Upcycled Grain Project snacks reduce impact on planet

2 people standing next to their product, the Upcycled Grain Project.

Jan Meyer and husband Russell Coventry standing next to their products, the Upcycled Grain Project.

Upcycled Grain Project is one of the first Kiwi producers to use upcycling in a range of products sold nationwide. Already named as one of the world’s top 50 healthy snacks, the sustainably delicious crackers and grain crisps have hit the US market.

What sets Upcycled Grain Project apart is that they combat waste by making crackers and crisps with upcycled brewers’ grain. “People want to see companies make a difference for the planet. By upcycling this grain we are helping to achieve that and we are doing this without sacrificing flavour and quality,” says owner Jan Meyer.

It’s the result of a two-and-a-half-year journey. It began when Jan’s team, which also produces the renowned Rutherford and Meyer fruit pastes, began searching for the perfect sustainable ingredient to help the environment and consumers alike. They stumbled across leftover or “spent” grain at a local brewery. After some research and development, they’ve given it a new lease on life. “It’s an amazing grain that nobody was doing anything with, and it needed rescuing,” says Jan.

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The grain crisps hit the shelves in March 2022. They had four flavours: raisin and rosemary, cranberry and coconut, orange and sesame and fig and cardamom. Since the launch, the range has drawn attention. Positive responses show how much importance consumers place on sustainable and upcycled products, says Jan.

It’s also a big part of Upcycled Grain Project’s ethos of creating great-tasting food that benefits consumers, be it sustainable, health-focused or supporting New Zealand producers and growers. Sustainability is top of mind for Jan, given that 30% of food is wasted per year accounting for up to 8% of greenhouse gas emissions. “Food waste is a $940 billion global issue, and we know that upcycled food is recognised as the main solution to global warming,” she says.

But there is still a lot to do in the education space in New Zealand. “People don’t understand upcycling in New Zealand, they do in the US, for example, where there’s a huge amount of product.

“It’s not just a fad, it’s now an embedded movement there and it will get to that here when people understand 40% of food grown around the world is wasted,” says Jan.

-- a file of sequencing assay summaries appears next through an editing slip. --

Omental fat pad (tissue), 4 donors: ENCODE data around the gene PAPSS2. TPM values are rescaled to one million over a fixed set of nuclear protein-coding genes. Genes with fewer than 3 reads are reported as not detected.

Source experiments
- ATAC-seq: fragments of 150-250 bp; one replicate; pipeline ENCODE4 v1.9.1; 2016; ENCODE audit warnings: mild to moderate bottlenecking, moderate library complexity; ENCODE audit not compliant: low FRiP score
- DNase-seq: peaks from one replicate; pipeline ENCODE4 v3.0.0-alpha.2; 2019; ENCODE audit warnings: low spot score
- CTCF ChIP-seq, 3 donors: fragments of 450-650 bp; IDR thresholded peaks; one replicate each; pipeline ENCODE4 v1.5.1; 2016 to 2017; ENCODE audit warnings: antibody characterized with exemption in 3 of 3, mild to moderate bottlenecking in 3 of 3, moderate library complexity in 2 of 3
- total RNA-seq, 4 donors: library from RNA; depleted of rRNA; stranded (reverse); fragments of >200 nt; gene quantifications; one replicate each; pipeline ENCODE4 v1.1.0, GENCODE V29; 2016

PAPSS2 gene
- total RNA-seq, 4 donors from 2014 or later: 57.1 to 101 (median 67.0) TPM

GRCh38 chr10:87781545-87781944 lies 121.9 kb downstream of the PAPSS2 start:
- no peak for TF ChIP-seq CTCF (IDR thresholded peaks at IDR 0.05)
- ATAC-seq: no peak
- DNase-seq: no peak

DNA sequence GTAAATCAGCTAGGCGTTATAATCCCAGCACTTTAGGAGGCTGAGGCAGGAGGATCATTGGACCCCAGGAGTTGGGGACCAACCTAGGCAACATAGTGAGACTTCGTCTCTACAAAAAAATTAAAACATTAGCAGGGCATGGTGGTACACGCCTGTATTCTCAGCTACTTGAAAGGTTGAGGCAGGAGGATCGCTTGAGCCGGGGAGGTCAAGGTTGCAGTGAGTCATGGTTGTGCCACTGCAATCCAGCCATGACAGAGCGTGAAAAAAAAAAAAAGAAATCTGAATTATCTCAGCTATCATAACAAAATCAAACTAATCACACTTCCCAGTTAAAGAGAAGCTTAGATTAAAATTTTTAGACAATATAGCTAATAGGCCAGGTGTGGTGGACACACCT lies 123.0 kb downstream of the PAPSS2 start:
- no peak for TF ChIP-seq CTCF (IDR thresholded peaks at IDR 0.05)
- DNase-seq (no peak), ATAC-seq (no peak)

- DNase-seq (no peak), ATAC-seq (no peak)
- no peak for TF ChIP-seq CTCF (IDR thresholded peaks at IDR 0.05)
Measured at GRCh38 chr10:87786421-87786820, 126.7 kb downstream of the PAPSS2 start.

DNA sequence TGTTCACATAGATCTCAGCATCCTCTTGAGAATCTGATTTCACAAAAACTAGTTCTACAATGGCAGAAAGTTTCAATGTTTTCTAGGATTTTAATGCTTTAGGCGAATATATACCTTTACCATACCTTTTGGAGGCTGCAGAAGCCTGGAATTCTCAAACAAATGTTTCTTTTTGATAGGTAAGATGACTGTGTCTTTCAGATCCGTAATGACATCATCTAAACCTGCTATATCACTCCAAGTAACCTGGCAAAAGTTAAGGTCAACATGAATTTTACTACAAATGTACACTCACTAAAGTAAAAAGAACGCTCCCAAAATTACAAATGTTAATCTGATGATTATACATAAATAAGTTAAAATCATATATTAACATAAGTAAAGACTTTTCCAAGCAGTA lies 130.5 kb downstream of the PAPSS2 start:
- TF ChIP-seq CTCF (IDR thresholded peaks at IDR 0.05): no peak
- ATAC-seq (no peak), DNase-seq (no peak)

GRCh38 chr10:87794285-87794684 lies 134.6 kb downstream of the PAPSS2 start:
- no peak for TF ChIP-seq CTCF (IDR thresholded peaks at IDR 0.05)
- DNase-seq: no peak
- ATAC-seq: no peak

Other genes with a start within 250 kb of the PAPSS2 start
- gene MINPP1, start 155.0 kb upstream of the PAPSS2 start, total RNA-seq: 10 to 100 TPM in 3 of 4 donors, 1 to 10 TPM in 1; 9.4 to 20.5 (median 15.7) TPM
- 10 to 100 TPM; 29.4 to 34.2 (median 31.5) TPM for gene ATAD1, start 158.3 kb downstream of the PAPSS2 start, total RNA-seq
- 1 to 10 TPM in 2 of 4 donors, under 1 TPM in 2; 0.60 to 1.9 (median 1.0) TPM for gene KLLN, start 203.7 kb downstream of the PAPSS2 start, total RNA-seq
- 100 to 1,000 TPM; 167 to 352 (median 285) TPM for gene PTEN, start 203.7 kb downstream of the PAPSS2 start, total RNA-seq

Upcycling in the genes

The company Jan and husband Russell Coventry bought off her mother 20-something years ago transformed food waste into new products before upcycling was even a thing. “When my mother [Alison] and her friend/business partner Gaye started Rutherford and Meyer in 1996 they used to use surplus summer fruit to make their fruit pastes. What they didn’t know was that it is classified as an upcycled product.”

Back then the friends would make and sell their fruit pastes from their local golf club in Hawarden, North Canterbury. Fast forward to 2001, they decided to sell. At the time Russell, who has a commerce background, and Jan, with a nutrition degree and background in hotel/catering management, were looking to buy a business. “When this opportunity came up we grabbed it with both hands, and it turns out all of our knowledge and experience comes into play a lot,” says Jan.

Wellington is a good place to do business

Though they are both Cantabrians, there was never any doubt the couple would move the business to Wellington. “We never anticipated being in Wellington for so long, but we love it here. It was fantastic for our children to go to school here, and a lot of our friends became our family because we didn’t have family here.”

The business is on the road to becoming a certified B Corporation, which measures positive social and environmental impacts. And there are expansion plans. “We have great plans to grow, exponentially as well in the next few years. And once we help people understand upcycling in the food space, we will add more products to the line.”

“We like to keep at the forefront of what we’re doing and be innovative, let’s start using the grains that have already been grown here in New Zealand, keep working with what’s growing here and keep it going back through the food cycle”.

Jan Meyer